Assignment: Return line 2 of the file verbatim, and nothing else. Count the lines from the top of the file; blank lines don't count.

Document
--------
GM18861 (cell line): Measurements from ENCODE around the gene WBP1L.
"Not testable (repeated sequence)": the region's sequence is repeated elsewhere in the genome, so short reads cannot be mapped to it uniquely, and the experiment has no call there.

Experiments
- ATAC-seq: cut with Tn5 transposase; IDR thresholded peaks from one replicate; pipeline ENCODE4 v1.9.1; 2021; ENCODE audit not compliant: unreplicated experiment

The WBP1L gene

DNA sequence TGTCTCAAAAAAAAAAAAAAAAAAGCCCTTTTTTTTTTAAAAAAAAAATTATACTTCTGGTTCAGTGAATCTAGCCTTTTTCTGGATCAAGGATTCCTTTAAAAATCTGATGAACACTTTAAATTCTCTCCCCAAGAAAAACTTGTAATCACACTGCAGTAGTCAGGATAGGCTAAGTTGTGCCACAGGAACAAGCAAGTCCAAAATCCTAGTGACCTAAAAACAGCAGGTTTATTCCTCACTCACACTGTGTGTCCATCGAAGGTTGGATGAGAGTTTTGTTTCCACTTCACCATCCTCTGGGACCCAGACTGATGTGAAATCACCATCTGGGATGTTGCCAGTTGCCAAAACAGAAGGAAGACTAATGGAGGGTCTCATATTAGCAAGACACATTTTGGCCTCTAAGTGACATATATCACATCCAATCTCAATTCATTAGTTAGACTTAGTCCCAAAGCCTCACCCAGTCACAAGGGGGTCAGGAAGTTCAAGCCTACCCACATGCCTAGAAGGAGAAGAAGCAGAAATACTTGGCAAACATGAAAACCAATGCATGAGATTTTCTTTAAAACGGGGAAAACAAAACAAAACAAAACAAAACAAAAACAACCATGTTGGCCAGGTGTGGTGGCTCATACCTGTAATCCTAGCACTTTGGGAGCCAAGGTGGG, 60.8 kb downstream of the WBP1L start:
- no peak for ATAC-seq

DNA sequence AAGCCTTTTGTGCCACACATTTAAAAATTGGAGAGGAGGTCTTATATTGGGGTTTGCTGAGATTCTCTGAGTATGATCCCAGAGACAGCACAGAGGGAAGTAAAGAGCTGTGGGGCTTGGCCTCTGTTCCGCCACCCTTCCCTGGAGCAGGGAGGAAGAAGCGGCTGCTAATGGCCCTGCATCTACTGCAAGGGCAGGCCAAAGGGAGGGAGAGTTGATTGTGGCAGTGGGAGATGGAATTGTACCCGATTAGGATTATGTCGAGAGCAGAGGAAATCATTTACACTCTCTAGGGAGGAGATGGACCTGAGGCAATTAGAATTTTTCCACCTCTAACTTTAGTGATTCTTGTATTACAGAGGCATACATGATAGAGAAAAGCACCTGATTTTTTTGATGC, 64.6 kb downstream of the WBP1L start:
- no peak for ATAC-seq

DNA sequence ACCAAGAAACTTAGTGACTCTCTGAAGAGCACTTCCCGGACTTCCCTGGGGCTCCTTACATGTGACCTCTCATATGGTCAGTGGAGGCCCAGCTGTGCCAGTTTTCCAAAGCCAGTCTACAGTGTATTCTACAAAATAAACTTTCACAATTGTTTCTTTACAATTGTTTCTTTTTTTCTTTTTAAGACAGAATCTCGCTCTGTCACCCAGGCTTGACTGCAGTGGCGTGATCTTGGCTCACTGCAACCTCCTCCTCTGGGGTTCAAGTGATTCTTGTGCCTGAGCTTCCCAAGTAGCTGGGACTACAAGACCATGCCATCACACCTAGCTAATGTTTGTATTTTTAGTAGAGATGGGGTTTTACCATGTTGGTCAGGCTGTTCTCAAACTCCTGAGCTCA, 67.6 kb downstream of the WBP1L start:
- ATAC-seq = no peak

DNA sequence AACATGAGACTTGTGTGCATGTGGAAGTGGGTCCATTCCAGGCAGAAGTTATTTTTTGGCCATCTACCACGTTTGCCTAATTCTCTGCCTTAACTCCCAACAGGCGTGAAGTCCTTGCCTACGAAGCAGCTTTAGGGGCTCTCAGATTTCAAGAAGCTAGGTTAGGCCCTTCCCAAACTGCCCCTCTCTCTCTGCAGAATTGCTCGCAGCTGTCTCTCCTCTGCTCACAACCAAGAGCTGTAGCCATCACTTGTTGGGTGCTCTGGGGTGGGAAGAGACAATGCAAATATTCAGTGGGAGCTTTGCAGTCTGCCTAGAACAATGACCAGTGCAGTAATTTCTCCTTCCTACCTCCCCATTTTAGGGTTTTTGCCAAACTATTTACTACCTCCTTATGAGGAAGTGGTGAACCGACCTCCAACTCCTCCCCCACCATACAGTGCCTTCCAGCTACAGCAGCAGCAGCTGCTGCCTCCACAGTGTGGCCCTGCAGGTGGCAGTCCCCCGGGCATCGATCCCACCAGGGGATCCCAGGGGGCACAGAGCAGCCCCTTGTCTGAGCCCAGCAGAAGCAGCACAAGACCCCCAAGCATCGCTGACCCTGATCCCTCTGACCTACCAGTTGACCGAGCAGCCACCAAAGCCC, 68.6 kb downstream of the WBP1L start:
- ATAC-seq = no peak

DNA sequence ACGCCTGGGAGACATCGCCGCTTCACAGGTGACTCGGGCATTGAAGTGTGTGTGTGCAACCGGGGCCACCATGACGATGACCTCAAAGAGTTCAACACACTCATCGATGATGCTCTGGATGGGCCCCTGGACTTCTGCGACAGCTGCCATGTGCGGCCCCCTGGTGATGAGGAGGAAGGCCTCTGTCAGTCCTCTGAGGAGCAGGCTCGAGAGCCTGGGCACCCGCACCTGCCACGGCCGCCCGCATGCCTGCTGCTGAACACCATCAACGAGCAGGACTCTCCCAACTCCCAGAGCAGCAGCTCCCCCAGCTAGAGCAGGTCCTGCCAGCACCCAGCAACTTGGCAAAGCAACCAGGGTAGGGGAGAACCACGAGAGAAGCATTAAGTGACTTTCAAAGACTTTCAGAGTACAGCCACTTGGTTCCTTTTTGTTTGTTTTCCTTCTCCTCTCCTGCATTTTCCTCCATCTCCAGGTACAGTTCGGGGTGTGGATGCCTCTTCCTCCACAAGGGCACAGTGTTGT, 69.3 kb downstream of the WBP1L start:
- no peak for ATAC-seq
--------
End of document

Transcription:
"Not testable (repeated sequence)": the region's sequence is repeated elsewhere in the genome, so short reads cannot be mapped to it uniquely, and the experiment has no call there.